The Road to Wigan Pier was published by Victor Gollancz Ltd on 8 March 1937, less than twelve weeks after Orwell had delivered the typescript to his agent. It was not proofread by either Orwell or Eileen. It appeared as a Left Book Club selection and a cloth-bound trade edition. Part I, also with thirty-two pages of plates, was published as a Left Book Club supplementary volume, ‘for propaganda distribution,’ in May 1937.
Publication details of The Road to Wigan Pier are quite complicated, but can be summarised: Left Book Club edition: 44,039; trade edition: 2,150; Part I: 890; lost in air-raid: 150—a total of 47,229 copies.
Type was distributed on 14 June 1939, and the volume was not reprinted in Orwell’s lifetime. It was published by Harcourt, Brace and Company in New York in 1958 in an edition that reproduced the illustrations from the Left Book Club edition plates. In 1959 it was included in Secker & Warburg’s Uniform Edition,1 and was first published by Penguin Books in 1962. Except for the first English and U.S. editions, no editions reproduced the plates until the Complete Works edition of 1986; they were introduced into Penguin’s Twentieth-Century Classics series in 1989. In addition to reviews in the ‘public’ press, Harold Laski reviewed The Road to Wigan Pier in the Left Book Club’s own periodical, The Left News, March 1937.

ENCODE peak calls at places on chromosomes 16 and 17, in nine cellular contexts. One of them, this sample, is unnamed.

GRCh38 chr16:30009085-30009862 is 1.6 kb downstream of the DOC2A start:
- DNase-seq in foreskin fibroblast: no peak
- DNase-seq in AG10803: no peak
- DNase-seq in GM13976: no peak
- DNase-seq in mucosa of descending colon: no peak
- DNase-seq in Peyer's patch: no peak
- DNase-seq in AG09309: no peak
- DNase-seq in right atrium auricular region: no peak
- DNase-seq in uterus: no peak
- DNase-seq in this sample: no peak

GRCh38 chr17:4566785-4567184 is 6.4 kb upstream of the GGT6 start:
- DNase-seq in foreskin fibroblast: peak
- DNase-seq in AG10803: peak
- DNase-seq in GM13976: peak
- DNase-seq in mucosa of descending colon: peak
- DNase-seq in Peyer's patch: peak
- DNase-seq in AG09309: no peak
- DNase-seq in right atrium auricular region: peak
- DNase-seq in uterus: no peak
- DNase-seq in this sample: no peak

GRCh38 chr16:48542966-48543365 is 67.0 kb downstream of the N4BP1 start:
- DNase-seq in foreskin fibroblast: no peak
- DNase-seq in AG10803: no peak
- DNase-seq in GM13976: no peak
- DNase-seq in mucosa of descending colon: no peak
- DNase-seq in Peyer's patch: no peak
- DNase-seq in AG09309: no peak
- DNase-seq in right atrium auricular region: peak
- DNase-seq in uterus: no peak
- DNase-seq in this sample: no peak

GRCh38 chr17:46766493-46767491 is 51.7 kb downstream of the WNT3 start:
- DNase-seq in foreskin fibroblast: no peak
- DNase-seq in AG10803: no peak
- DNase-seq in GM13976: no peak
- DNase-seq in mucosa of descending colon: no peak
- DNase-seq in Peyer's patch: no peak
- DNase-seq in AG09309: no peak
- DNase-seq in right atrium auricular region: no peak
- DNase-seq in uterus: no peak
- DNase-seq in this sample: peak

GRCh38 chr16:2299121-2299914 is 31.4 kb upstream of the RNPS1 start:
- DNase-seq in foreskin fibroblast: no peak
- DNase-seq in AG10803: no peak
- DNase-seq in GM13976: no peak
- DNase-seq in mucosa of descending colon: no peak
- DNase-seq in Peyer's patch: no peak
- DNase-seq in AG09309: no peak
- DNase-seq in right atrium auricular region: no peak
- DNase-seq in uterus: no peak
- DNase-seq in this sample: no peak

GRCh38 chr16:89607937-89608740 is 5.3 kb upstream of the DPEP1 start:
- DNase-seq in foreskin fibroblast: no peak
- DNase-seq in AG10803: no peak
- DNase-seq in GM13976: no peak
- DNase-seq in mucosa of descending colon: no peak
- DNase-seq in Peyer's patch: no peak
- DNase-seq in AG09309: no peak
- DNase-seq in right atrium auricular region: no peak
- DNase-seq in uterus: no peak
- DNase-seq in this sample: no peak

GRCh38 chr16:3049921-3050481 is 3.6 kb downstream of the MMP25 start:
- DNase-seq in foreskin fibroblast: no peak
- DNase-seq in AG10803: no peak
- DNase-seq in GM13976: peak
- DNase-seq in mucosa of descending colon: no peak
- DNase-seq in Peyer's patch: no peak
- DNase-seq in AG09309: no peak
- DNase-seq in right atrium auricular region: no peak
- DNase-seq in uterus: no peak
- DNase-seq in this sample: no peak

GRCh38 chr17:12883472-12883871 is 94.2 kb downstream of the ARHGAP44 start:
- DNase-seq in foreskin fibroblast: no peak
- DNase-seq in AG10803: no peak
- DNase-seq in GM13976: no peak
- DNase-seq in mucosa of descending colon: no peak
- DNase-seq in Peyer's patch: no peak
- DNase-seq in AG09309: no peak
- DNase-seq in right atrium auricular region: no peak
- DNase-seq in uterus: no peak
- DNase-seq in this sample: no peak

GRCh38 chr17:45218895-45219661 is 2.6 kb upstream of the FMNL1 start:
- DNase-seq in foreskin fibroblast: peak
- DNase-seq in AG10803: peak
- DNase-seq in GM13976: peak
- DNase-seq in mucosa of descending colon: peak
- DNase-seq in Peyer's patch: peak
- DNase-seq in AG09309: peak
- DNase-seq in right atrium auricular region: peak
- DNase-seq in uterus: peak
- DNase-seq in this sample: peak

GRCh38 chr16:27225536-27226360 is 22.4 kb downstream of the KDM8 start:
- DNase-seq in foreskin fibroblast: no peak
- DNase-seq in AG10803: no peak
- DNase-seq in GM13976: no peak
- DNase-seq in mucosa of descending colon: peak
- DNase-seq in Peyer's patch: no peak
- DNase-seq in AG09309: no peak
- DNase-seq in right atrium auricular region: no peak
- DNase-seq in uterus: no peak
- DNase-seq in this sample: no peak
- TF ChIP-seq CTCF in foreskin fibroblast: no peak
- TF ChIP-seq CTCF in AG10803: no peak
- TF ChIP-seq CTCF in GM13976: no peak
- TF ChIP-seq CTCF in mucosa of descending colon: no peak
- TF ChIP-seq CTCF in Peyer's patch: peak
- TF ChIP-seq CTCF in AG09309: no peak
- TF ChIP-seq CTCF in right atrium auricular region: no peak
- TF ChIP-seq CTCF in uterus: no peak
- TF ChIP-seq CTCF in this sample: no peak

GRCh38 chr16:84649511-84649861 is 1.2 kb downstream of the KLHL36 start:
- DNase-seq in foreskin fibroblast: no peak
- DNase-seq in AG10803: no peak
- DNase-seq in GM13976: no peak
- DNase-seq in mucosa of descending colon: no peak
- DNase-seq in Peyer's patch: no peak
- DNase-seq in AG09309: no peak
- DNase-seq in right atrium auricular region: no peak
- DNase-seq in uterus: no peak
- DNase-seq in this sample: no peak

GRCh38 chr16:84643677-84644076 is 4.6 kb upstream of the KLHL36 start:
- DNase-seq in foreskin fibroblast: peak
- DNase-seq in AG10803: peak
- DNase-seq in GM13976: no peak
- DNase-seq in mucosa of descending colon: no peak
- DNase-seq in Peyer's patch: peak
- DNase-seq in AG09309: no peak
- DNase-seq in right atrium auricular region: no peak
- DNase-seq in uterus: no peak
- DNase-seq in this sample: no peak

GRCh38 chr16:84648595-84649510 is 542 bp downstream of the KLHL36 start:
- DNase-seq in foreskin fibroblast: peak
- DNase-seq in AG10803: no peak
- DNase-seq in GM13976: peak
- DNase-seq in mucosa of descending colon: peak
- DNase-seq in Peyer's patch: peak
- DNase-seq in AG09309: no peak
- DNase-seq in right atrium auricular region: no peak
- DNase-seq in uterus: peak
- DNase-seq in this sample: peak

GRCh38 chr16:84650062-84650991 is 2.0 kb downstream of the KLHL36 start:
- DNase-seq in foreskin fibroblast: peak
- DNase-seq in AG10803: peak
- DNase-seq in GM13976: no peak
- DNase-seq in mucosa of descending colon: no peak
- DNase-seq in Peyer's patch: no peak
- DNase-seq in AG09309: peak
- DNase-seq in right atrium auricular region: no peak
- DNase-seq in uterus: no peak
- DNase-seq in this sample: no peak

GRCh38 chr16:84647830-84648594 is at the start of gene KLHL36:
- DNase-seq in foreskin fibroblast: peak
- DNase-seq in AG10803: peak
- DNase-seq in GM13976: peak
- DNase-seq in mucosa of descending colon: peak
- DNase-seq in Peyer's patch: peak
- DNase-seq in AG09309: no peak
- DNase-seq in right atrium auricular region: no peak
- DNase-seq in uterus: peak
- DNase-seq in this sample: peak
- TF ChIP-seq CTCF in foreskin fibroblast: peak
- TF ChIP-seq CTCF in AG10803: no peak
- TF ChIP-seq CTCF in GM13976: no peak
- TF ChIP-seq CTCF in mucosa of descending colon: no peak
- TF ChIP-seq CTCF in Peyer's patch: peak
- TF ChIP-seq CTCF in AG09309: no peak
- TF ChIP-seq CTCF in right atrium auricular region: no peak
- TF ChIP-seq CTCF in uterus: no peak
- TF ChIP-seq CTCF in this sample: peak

On 31 May 1937 the Moscow journal International Literature wrote to Orwell requesting a contribution and a copy of The Road to Wigan Pier. As Crick records, Orwell sent the book, promised a contribution, but explained that he was recovering from a wound sustained whilst serving with the POUM. The journal replied on 25 August 1937. He was right, it said, ‘to be frank with us’ and ‘right to inform us of your service in the militia of the POUM.’ Their magazine had ‘nothing to do with POUM-members; this organization, as the long experience of the Spanish people’s struggle against insurgents and fascist interventions has shown, is part of Franco’s ‘fifth column’ which is acting in the rear [of] the heroic army of Republican Spain’.
◊ ◊ ◊ ◊ ◊
- Secker & Warburg initiated a Uniform Edition of Orwell’s works with the publication of a second edition of Coming Up for Air in May 1948.